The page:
Jeremy also discussed some of the growing pains they’ve had along the way such as dealing with spam and trolls. I particularly liked the rather humorous graphic below which was included in the presentation – clearly highlighting the anatomy of these trolls we have to put up with all over the web!
Another topic covered was dealing with the derivative work vs original work on XDA. Jeremy was clear to point out that XDA strives to have quality original work over quantity – ideally avoiding loads of near-duplicate works where people are trying to clamour for donations but not really doing a whole lot to earn it.
Often these people are dubbed “Win-Zip” developers because they simply open another ROM zip, replace some of the default apps and the ROM name in build.prop and try to pass it off as something totally new and amazing and then ask for money.
Jeremy likened this to the “snake-oil” of ROM development with these people often claiming to have spent ages making the “smoothest, best battery-saving ROM ever” when really they’ve done almost no development at all. He also explained how XDA are trying to tackle these and reduce the number which you find posted in the development forums on XDA.
Finally he opened for Q&A where many questions about the revenue model and improvements to search, among other things. It was explained that XDA is almost entirely funded by ads but that it doesn’t operate for profit and the money goes back into maintaining and improving the site.
Also, when I asked about efforts to improve the quality of the thread search (a common complaint amongst XDA users), Jeremy said that it was something they were aware of and some improvements had been made but that in order to improve it much further they would need to pretty much redevelop the whole site.
This is because the current search is mainly a limitation of the forum software use, which simply was never designed for the efficient search of such large forums and threads. So there you have it, don’t complain too much!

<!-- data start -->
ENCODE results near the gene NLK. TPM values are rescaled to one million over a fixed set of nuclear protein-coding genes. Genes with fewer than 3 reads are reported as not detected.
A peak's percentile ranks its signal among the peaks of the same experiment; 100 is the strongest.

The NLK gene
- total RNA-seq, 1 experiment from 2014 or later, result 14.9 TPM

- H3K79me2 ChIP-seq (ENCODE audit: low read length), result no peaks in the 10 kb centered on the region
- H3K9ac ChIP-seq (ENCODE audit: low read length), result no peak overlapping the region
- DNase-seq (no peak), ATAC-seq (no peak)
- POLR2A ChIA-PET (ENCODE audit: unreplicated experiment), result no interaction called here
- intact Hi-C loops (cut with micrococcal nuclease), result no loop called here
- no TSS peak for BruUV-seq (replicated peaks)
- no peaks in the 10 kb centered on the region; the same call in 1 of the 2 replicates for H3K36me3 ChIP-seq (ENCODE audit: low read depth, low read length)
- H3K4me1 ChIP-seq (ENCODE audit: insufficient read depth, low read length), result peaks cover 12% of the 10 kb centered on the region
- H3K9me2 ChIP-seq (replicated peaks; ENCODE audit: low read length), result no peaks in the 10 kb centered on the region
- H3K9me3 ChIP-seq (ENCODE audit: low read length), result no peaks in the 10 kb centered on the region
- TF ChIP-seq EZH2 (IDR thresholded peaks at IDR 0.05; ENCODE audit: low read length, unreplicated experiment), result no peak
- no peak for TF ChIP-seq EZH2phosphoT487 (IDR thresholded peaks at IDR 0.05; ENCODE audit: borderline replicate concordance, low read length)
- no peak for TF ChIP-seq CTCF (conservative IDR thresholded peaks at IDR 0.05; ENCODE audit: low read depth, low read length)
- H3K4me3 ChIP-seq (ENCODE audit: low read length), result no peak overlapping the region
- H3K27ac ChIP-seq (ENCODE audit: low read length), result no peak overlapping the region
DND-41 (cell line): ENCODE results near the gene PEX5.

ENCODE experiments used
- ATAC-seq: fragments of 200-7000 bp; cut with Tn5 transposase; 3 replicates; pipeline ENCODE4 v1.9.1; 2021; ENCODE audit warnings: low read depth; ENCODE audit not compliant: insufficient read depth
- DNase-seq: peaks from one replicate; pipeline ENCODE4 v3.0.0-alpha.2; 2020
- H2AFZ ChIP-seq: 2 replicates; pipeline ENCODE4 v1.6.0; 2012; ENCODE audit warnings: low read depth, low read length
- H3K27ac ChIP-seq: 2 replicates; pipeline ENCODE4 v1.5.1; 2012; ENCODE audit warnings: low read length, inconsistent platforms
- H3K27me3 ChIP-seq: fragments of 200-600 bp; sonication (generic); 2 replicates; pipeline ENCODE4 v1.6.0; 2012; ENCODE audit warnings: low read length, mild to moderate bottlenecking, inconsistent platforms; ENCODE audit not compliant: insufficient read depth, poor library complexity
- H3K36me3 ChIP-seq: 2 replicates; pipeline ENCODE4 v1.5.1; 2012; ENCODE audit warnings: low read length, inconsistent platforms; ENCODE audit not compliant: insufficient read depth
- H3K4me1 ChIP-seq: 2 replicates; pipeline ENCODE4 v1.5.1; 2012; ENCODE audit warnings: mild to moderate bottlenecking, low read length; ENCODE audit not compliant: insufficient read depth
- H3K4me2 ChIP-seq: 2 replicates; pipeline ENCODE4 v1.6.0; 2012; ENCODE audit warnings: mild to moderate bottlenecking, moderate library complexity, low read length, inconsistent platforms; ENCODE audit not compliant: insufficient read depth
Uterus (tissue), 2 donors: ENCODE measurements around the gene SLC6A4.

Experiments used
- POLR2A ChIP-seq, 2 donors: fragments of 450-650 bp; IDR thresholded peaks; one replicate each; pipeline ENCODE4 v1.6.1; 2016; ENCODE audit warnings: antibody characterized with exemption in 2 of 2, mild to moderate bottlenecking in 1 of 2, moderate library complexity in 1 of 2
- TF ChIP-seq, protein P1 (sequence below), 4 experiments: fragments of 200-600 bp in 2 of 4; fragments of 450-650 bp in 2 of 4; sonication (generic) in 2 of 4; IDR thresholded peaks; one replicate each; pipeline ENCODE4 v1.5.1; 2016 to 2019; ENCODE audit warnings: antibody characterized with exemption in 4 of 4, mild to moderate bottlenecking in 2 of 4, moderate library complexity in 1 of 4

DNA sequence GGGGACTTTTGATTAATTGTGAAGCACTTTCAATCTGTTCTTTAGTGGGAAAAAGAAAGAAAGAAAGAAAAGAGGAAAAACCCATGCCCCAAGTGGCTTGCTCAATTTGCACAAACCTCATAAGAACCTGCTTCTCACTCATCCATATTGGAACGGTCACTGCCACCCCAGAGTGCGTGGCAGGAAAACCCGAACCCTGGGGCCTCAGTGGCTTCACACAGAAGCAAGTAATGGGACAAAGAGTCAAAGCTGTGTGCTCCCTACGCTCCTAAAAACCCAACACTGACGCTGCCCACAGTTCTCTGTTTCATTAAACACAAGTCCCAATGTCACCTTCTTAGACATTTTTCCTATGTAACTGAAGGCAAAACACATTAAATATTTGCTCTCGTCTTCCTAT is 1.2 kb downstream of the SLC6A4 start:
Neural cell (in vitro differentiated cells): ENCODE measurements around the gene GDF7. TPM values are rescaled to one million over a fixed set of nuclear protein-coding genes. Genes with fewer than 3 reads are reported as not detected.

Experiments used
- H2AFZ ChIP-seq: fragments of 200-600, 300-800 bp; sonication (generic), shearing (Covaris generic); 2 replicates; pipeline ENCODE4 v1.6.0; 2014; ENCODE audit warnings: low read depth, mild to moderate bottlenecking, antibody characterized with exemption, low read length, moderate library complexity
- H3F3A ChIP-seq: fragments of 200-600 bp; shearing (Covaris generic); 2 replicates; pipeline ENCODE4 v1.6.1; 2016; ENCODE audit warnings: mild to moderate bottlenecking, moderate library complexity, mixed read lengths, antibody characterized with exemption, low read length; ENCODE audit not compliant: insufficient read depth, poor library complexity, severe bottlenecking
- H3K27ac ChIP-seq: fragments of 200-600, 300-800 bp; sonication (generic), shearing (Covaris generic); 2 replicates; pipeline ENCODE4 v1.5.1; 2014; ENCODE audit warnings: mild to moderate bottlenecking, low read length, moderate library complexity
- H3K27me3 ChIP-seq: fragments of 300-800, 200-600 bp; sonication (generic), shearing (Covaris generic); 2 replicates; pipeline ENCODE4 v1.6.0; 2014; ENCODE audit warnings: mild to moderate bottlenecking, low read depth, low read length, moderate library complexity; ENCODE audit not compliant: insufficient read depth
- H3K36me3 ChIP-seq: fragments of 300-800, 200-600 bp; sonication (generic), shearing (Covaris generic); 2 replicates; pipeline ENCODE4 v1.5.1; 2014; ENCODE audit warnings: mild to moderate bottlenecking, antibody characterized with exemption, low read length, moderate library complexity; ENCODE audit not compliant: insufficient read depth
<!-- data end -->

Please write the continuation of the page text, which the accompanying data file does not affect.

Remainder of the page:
Some photos and details about the stalls at March Of The Droids 2015.
March Of The Droids 2015 was a really enjoyable event and I had a really nice time. The day was packed full of things to do but equally it wasn’t all rigidly structured and there was plenty of time to socialise and chat with like-minded people, as well talk with as the companies which had put on displays and get hands on time with the devices they had brought along.
It was a great opportunity to meet Android fans from all different backgrounds and experience levels as well as directly communicate with the manufacturers of the devices which we use every day. The talks were also very informative and unlike some other events, were targeted in such a way that they were accessible to audiences of both end users and developers alike.
After all of the talks there were raffles and prize giveaways including one sponsored by Three UK. People won all kinds of goodies including power banks and even phones! Sadly I wasn’t lucky enough to bag anything from any of the competitions or raffles but a surprisingly large proportion of attendees did manage to win something!
Overall then I think that MOTD is an event which offers a wonderful experience and great value for money. All the money from the tickets goes straight back into the event and the cost at £20 was a small fraction of what you’d pay for most other Android-related events. It’s also very unique in what it offers – I don’t think there is really another event quite like it and certainly not in the UK. Perhaps the closest event to it is the Big Android BBQ in the states, but for those of us on this side of the pond this is much easier to attend.
We would highly encourage any of you who can make it next year to come along where we shall hopefully also be returning (and hopefully several of us next time as it was only me who could make it this year!). Details of where and when have yet to be announced (the location changes to different places around the UK each year) but we’ll be sure to keep you all informed as soon as we know.
We hope to see as many of you as possible next year for an even bigger March Of The Droids 2016!